Battle of Brody (June 23, 1941 to June 30, 1941)
Following World War II, numerous military historians argued that 1943’s Battle of Prokhorovka was the largest tank battle in history. Over the past decade, however, most scholars revised this opinion, and point to the concentrated armor clashes during the opening phases of Operation Barbarossa; Nazi Germany’s 1941 invasion of the Soviet Union. The largest estimates of armor at the Battle of Prokhorovka range between 978 (the most likely number) and 1,500. The Battle of Brody, however, included 4,100 tanks at a minimum. Scholars suspect the number of armored units may have been closer to 5,000, but the insane chaos of the invasion wreaked havoc on the logistics of both sides, and the true number may never be known.
The Battle of Brody pitted the German 1st Panzer Group, commanded by Generaloberst Paul Ludwig Ewald von Kleist, against six concentrated Soviet Mechanized Corps drawn from the 5th Army to the north and the 6th Army to the south… and no clear commander. Orders to counter-attack came on the heels of orders to defend. Movement, difficult as it already was, was compounded by conflicting instructions. The Soviet Union was straining every sinew to repulse the German Army before it reached Kiev, and the result was complete pandemonium.
When the two armies crashed into each other, hundreds of Panzers fought thousands of Soviet armored units in a bitter, brutal, struggle near the triangle of three towns (Dubno, Lutsk, and Brody) over the course of four days. Experienced and confident in their officers and equipment, the German 1st Panzer Group expected to triumph over the Soviets. The evidence seemed to support their optimism as the Panzers raced forward, but the Soviets had a nasty surprise for the German Army: the T-34. Following the Battles of Khalkhin Gol two years prior, the Soviet’s analyzed the weakness of their BT tank line and used their experience to build a medium tank with dense, sloped armor, a more powerful main gun, and a vastly improved track design. The result was the T-34, and the Germans had absolutely no idea it existed.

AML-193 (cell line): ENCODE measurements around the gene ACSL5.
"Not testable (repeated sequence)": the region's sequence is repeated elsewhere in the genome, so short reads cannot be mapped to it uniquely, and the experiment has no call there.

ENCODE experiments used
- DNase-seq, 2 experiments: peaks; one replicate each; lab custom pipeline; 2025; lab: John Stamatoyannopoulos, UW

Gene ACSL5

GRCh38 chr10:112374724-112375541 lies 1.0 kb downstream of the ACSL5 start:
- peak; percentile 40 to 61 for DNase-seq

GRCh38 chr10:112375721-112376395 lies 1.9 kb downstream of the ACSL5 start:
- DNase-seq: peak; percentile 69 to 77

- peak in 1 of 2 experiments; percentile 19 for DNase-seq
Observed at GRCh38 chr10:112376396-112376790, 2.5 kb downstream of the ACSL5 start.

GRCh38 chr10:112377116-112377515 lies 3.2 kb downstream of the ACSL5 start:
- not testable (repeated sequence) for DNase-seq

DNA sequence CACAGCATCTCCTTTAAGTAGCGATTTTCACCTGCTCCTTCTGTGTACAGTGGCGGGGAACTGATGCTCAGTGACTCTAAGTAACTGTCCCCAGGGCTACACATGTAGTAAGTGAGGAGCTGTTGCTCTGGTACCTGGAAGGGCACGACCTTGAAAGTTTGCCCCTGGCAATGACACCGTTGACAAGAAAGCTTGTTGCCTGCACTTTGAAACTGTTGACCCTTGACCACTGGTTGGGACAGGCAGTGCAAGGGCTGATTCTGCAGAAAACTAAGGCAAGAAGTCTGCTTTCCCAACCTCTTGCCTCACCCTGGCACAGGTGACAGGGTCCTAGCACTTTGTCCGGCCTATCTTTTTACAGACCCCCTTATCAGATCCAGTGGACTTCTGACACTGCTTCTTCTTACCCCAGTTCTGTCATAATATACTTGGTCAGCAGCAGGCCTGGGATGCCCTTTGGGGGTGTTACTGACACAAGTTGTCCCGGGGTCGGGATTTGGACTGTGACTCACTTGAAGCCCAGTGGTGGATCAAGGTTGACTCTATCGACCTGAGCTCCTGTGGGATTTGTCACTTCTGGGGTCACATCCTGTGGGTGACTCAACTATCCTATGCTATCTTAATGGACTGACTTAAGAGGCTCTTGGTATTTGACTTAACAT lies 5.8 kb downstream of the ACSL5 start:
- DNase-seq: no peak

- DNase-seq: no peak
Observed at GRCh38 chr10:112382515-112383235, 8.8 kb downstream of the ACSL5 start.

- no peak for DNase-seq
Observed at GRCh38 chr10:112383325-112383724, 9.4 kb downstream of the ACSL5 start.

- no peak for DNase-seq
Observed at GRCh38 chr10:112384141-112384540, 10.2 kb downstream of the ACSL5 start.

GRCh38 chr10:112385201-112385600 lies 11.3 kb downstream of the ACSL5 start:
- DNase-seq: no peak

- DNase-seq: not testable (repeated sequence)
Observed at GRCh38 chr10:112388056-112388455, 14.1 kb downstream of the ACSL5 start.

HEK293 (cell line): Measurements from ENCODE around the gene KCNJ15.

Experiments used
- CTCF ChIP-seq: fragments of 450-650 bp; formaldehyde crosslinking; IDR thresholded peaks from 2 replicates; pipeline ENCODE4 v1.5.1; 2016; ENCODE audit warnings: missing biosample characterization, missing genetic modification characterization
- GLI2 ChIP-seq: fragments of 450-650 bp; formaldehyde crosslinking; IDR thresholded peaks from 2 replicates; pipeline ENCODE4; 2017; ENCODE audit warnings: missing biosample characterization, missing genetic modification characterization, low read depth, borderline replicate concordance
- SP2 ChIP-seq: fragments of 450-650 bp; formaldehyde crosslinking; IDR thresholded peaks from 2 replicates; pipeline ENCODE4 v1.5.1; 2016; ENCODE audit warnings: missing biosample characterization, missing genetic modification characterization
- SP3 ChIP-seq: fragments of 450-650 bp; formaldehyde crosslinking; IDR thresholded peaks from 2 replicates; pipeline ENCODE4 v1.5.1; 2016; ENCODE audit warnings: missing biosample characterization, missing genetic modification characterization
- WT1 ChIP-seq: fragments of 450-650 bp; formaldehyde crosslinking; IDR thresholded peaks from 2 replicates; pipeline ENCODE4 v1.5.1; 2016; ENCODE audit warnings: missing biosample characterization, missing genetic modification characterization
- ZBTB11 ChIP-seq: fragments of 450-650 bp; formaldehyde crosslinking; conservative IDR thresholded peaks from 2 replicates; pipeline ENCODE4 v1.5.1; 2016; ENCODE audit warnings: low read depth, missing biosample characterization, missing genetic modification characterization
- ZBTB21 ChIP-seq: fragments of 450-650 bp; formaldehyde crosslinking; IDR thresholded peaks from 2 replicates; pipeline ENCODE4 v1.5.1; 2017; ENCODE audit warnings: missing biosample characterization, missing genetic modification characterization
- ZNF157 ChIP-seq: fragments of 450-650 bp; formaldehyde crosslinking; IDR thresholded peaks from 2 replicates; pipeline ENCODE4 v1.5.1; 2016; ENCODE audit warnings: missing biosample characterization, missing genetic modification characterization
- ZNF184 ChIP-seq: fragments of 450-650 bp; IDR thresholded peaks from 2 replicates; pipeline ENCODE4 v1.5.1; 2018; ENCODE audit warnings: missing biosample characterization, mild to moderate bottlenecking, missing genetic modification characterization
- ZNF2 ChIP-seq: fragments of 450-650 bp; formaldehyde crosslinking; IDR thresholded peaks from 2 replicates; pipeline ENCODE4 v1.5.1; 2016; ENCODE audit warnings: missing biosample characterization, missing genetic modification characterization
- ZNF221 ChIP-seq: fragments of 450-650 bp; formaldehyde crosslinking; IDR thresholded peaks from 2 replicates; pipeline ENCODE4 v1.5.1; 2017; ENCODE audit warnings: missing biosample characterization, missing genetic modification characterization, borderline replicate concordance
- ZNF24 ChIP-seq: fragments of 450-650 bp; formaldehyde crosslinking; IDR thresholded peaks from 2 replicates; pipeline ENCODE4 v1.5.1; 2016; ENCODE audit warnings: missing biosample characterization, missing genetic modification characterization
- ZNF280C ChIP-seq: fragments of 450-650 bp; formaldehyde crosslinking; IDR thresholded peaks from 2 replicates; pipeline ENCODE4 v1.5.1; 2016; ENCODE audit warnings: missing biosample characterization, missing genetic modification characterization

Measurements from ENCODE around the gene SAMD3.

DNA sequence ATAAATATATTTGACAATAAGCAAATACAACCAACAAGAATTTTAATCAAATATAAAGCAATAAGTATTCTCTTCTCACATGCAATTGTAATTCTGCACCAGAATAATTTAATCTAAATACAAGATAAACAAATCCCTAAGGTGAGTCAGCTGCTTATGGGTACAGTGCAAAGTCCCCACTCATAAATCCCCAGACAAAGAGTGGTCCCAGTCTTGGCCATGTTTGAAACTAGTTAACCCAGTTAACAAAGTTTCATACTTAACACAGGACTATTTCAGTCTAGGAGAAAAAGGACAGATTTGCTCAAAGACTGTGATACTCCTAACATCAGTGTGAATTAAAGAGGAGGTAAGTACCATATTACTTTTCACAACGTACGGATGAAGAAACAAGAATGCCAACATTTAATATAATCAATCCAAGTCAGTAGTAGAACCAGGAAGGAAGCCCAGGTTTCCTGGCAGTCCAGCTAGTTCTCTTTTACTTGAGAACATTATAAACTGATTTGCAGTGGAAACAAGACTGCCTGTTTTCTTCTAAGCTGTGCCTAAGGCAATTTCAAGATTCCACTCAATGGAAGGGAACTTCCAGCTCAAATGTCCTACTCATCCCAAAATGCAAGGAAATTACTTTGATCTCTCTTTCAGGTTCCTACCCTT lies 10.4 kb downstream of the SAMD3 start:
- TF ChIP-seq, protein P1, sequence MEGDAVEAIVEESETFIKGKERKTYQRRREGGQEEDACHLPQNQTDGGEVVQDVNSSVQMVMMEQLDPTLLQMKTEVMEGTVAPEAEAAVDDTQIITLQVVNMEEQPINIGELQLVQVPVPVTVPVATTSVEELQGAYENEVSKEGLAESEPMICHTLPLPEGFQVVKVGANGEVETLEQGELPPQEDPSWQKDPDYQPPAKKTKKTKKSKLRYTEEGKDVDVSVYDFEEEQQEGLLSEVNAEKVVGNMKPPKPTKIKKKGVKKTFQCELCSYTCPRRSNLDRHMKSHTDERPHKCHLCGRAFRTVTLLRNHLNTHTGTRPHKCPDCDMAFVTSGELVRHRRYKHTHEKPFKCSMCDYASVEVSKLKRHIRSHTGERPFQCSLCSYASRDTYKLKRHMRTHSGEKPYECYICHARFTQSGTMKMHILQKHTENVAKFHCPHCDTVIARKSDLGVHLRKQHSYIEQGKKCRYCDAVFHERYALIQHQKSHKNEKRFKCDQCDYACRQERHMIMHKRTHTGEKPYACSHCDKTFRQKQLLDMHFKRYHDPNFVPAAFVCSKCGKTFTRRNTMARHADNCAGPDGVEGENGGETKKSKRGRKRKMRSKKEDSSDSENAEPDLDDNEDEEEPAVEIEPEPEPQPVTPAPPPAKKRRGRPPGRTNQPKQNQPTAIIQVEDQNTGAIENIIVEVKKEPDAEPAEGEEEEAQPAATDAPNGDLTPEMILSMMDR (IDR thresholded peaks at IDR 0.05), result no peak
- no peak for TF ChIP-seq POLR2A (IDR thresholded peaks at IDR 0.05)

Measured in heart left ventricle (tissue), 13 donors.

Kliest later referred to the T-34 as “the finest tank in the world,” and Guderian would grudgingly admit it was superior to German Panzers. Combined with the operational and tactical prowess of the veteran Panzer crews, the T-34 fought against a stacked deck in 1941. With one notable exception, the German Panzers devastated the Soviet’s armor over the next four days. The Soviet’s gave ground slowly, but the Panzer’s consistently outflanked their opponents, encircled their armor, and destroyed them like a wolfpack pumped on steroids and backed up with air support.
This was not the case for the Soviet’s 8th Mechanized Corps who successfully attacked the 11th Panzer Division on the 26th, but a single victory does not win a battle. When the smoke cleared on June 29, 1941, only shattered remnants of the first Soviet counter-attack remained, and the final tally ended thusly: Germany lost roughly 200 tanks out of 750 whereas the Soviets lost between 2,600 and 3,000 armored units.